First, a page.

Action Fraud (AF) is referring fewer computer misuse cases to police investigators despite official statistics showing nearly a million offences were reported last year.
In the 12 months to June this year, the Crime Survey for England and Wales (CSEW) reckoned that the number of computer misuse crimes had fallen – but also revealed that much-derided police initiative Action Fraud was passing fewer crimes, proportionately, to police for proper criminal investigation.
AF acts as a central reporting point for online crimes and is outsourced to a call centre company. Only a small proportion of reports made to AF are ever looked at by real police workers, as various recent investigations have found.
The Office of National Statistics (ONS) said in a statement explaining the crime figures that "variations existed within the subcategories of 'computer viruses' and 'unauthorised access to personal information (including hacking)'".
Comparing figures from July 2017 to June 2018, and for July 2018 to June this year, "computer misuse" crimes fell by 13 per cent from 1.1m to 977,000 and "computer virus" crimes by 27 per cent from 607,000 to 442,000. The survey asked around 30,000 adults each year for their experiences of being crime victims.
Reported data breaches increased a touch by 4 per cent from 514,000 to 535,000.
Buried in among the usual government disclaimers with the ONS's crime survey bulletin was an assertion by the CSEW that it "is able to capture some of these unreported offences", citing "the large difference in volume of computer misuse offences between the two sources – 977,000 offences estimated by the CSEW compared with 20,329 offences referred to the [National Fraud Intelligence Bureau] by Action Fraud."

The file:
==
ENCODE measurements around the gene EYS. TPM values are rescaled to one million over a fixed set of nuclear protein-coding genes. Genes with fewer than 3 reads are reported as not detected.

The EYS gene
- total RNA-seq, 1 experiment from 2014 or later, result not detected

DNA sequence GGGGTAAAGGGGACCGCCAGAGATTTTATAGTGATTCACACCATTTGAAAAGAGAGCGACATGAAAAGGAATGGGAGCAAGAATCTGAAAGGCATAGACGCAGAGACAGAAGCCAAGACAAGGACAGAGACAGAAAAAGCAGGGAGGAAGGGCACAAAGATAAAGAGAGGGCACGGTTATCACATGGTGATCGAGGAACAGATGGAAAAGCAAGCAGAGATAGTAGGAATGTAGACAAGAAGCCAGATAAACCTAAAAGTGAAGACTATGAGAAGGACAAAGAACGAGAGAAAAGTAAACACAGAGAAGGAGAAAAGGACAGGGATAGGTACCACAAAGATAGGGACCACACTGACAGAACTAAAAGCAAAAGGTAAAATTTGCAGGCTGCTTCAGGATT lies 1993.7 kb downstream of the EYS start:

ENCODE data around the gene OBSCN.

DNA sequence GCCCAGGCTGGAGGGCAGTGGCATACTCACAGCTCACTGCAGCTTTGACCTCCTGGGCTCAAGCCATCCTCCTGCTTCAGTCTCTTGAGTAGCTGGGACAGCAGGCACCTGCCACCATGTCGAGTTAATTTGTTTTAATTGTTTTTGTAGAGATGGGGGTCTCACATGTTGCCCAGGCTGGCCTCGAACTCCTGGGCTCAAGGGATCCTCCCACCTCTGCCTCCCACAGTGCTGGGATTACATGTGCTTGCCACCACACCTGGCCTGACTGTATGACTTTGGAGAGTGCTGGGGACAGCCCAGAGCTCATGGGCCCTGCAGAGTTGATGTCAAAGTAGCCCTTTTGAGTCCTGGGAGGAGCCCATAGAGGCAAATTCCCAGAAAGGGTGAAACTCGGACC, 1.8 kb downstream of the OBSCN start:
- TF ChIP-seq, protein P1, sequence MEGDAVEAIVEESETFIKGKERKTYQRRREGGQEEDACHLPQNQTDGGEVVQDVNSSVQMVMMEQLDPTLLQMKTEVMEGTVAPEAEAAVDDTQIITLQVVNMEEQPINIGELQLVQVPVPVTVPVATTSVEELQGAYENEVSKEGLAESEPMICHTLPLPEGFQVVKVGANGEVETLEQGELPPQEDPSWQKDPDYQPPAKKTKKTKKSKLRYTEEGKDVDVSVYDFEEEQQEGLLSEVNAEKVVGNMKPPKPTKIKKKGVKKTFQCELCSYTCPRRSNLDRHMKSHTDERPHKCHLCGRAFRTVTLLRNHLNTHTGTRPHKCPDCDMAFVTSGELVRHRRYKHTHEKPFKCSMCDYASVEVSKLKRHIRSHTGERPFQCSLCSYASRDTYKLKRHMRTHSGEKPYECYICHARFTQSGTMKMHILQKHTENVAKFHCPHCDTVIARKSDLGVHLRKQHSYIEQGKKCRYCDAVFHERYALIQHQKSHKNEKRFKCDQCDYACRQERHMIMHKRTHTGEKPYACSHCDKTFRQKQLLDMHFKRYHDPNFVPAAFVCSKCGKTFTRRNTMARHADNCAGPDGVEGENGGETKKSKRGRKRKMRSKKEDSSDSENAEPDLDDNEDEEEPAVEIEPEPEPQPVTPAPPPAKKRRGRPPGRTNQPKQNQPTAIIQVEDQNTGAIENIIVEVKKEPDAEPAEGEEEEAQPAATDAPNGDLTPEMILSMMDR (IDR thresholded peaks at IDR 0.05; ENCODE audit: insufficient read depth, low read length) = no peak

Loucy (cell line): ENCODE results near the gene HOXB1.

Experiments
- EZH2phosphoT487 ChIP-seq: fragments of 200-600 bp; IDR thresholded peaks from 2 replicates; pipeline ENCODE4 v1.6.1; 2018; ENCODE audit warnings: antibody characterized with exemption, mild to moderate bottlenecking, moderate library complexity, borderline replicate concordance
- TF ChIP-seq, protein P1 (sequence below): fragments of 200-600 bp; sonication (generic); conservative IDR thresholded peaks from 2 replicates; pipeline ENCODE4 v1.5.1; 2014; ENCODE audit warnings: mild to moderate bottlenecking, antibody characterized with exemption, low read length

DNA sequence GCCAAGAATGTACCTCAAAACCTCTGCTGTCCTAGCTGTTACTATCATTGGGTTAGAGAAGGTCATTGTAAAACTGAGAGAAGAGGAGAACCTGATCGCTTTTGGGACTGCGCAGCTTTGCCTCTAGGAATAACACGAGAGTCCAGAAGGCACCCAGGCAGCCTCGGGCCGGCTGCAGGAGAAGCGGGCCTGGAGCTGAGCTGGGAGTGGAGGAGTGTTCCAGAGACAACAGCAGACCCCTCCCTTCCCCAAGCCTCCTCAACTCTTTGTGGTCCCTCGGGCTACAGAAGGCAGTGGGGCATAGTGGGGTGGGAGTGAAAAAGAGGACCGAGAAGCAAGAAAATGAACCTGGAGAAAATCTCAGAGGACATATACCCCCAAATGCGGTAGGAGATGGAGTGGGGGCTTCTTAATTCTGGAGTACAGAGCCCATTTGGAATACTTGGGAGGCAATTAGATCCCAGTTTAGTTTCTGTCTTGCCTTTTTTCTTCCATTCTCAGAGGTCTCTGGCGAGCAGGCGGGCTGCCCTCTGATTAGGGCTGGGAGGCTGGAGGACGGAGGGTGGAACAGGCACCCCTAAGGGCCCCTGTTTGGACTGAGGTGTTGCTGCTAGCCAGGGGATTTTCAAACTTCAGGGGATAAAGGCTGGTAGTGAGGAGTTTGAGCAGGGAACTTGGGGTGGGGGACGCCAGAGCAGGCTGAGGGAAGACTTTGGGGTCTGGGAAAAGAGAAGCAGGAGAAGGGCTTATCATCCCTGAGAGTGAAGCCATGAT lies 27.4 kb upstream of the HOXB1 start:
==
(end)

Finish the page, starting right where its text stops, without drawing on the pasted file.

Mike Fenton, CEO at pen-testing biz Redscan, opined that these ONS figures were wrong and compared them to recent news stories from elsewhere.
"The fact that the statistics include just 20,000 offences reported against businesses to the National Fraud Intelligence Bureau by Action Fraud shows that the data is deeply flawed," he said, adding: "Until the reporting of computer misuse crime improves, data like this should be taken with a large pinch of salt. The fight against cyber threats is a key issue that businesses need to prioritise and misleading headlines don't do anyone any favours."
Action Fraud has been asked to comment.
Earlier this year The Register did some number-crunching of its own to show that there is a 16 per cent chance of being jailed if you're found guilty of a crime under the Computer Misuse Act 1990. In July a handful of British infosec firms wrote to the prime minister asking for reforms to the CMA which would encourage more active infosec research. ®